Let us revisit the calibration methodology outlined in §8.3. It is easy to see that this methodology contains a fundamental flaw. No distinction is made between the current term structure of interest rate volatilities and future volatilities of the short- term interest rate. Equation (8.5) shows that the standard deviation of the time t = 1 short-term interest rate is matched to the volatility of the 2-year yield, and hence the volatility of the short-term interest rate at time t = 1 is matched to the current volatility of the 2-year yield. Assuming time steps of 1 year, this may be generalised as follows : the time t = t * volatility of the short-term interest rate is equated to the current (time t = 0) volatility of the ( t * + 1)-year yield. Surprisingly, there are few texts that make mention of this flaw.
The artificial link between the future short-term interest rate volatilities and the term structure of volatilities is often cited as a major drawback of the BDT model. In fact Rebonato [ 45 ] discusses the fact that "the term structure of volatilities is completely determined by the specification of the future volatility of the short rate" and examines the shape of the term structure of volatilities for various functional forms of the short-term interest rate volatility. However, he does not explicitly show the relationship between the volatility term structure and the short-term interest rate volatility function, nor does he explicitly discuss the calibration to market- observed volatilities thereby side-stepping the issue.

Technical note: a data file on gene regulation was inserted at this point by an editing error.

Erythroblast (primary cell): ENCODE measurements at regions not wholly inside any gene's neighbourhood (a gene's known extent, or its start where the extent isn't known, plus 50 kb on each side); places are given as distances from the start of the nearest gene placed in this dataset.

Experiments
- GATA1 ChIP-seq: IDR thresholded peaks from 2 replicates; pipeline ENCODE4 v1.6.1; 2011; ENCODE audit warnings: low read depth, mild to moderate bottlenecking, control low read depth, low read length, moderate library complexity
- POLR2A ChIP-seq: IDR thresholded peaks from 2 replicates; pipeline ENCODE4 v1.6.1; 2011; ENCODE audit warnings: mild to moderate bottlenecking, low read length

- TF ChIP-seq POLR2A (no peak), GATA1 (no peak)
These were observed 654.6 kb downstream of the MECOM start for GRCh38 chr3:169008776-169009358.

A slightly more complex procedure to that outlined in §8.3 is required to build a binomial tree representing both the observed interest rate and volatility term structures. The following methodology [ 15 ] allows matching of the observed interest rate and volatility term structures.
We begin with the observed interest rate and volatility term structures represented by: P ( i ) as the price of a discount bond ^{ [7] } maturing at time i ” t and ƒ _{ R } ( i ) as the volatility of the yield on this bond. Let
” t | - | time step size chosen for the tree, |
u ( i ) | - | median short-term interest rate at time i ” t , |
ƒ ( i ) | - | volatility of the short-term interest rate at time i ” t , |
r _{ i,j } | - | short-term interest rate at time i ” t node j , applicable for the period [ i ” t, ( i +1) ” t ], |
d _{ i,j } | - | the time i ” t , state j value of a discount bond maturing at time ( i +1) ” t , hence: d _{ i,j } =1 / (1 + r _{ i,j } ” t ). In [ 15 ] this is called the one-period discount factor at node ( i, j ). |
Q _{ i,j } | - | time 0 value of a security paying: |
1 if node( i, j ) is reached, | ||
0 otherwise . |
The Q _{ i,j } s are in fact Arrow-Debreu securities. For a discussion on this topic see [ 45 ]. They may be viewed as discounted probabilities; hence, by definition Q _{ 0,0 } = 1.
Hence, the current (time t = 0) price of a discount bond maturing at time ( i + 1) ” t may be expressed as:
for j ˆˆ , where is the set of all possible states at time i . The calibration of the tree is by forward induction, where the time i ” t Arrow-Debreu securities are updated using the already known Arrow-Debreu securities at time ( i ˆ’ 1) ” t as follows:
From (8.7) the short-term interest rate at each node ( i, j ) may be represented as: